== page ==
Domain and Range

Uploaded by TheIntegralCALC on 23.06.2011

Hi, everyone! Welcome back to Today we’re going to be doing another problem
with domain and range. And in this one, we’ve been asked to find the domain of the function
f(x) = 10^2x + log(21 – 3x). And what we need to remember about domain is that the
domain of a function is all of the numbers for which the function is defined. The easiest
way to figure out domain is by first finding where the function is not defined, if anywhere.
And then just exclude those values from your domain. So you need to look for the give-aways.
In this case, we’ve kind of got two terms here. We have 10^2x and we have log (21 – 3x)
and we can treat those separately. There’s nothing really restrictive about
10^2x. There’s no number that you could plug in for x, if you’re just looking at
10^2x, that would make this part of this function undefined. So there aren’t really any values
there that we have to consider not being in the domain. But it’s a different story with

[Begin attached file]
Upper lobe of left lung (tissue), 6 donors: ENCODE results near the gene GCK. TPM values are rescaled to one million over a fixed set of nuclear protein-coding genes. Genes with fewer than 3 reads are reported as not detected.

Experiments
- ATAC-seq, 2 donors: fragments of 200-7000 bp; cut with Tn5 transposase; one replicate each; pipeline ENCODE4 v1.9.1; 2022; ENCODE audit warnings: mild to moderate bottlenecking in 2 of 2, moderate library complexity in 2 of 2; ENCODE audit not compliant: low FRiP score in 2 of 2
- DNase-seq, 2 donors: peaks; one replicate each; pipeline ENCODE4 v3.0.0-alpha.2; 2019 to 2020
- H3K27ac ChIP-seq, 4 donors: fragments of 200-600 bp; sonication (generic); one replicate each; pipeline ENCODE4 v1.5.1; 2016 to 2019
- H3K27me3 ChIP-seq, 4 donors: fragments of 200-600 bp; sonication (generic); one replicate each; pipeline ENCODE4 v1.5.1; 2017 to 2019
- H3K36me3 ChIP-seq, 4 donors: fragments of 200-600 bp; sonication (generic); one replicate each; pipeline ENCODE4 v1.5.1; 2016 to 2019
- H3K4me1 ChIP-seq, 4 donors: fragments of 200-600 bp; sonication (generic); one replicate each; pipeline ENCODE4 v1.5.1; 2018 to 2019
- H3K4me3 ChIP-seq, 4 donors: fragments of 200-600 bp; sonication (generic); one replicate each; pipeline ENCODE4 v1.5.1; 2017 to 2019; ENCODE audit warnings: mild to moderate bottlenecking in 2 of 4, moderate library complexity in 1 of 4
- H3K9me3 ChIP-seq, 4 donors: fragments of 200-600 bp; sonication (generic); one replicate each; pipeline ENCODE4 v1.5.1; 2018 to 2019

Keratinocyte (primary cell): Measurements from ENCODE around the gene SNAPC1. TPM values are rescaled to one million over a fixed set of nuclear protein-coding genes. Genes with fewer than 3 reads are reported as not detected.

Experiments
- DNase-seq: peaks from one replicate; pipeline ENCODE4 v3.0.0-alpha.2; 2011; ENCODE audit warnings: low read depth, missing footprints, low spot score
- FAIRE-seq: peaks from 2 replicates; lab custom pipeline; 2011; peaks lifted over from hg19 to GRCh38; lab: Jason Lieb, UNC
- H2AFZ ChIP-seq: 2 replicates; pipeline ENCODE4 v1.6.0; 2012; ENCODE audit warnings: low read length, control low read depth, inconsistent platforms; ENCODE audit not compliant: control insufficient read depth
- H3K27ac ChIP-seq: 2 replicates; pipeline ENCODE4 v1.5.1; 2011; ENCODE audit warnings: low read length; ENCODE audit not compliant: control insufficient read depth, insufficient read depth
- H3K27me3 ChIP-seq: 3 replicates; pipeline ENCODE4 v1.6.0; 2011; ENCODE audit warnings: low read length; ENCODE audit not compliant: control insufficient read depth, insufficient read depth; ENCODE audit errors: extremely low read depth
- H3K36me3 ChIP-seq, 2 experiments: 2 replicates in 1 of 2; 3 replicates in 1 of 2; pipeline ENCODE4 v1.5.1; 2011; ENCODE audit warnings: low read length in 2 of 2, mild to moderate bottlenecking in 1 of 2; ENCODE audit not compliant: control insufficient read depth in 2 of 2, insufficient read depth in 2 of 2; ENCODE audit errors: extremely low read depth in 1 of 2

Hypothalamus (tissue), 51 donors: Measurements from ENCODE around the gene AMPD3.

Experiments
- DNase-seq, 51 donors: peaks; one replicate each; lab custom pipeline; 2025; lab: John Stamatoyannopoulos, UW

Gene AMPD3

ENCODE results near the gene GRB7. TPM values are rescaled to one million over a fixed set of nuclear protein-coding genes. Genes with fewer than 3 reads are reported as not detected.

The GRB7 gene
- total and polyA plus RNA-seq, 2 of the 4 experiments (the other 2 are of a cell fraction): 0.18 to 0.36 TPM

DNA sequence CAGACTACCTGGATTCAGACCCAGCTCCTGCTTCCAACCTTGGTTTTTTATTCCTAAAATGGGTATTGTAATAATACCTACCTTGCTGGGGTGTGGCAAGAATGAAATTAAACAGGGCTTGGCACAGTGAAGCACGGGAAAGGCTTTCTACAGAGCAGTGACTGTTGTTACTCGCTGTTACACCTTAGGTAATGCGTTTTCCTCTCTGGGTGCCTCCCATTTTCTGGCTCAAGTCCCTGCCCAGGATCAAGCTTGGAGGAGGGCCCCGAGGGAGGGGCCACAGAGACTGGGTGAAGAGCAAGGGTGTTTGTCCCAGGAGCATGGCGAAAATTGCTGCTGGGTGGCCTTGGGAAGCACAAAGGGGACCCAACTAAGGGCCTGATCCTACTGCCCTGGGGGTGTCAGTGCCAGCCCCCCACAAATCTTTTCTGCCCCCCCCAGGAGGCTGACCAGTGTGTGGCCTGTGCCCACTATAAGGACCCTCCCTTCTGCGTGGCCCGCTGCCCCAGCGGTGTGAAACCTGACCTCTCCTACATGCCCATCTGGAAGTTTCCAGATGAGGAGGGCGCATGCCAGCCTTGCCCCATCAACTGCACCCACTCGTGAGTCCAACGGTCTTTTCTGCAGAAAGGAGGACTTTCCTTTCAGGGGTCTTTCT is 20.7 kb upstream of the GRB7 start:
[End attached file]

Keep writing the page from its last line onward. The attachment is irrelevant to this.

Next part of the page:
the log function here because as you may or may not know, you can not take log of zero
or of a negative number. What that means is that 21 – 3x must be greater than zero.
Everything inside the log function must be greater than zero because again, log of zero
is undefined and log of a negative number is undefined. We can solve this inequality
by adding 3x to both sides and we get 21 > 3x. If we divide both sides by 3, we’ll get
that 7 must be greater than x or in other words, that x has to be less than 7. So in
order for this function to be defined, x has to be less than 7 which means that the domain
we can just write as x must be less than 7. Not < 7 but < 7. If the domain were 7 itself,
we would get zero inside the log function and that’s undefined. Remember that domain
is all values of x where the function is defined and in this case, that is all values less
than 7. So the domain is that x has to be less than 7. Anyway, that’s it. I hope that
video helped you guys and I will see you in the next one. Bye!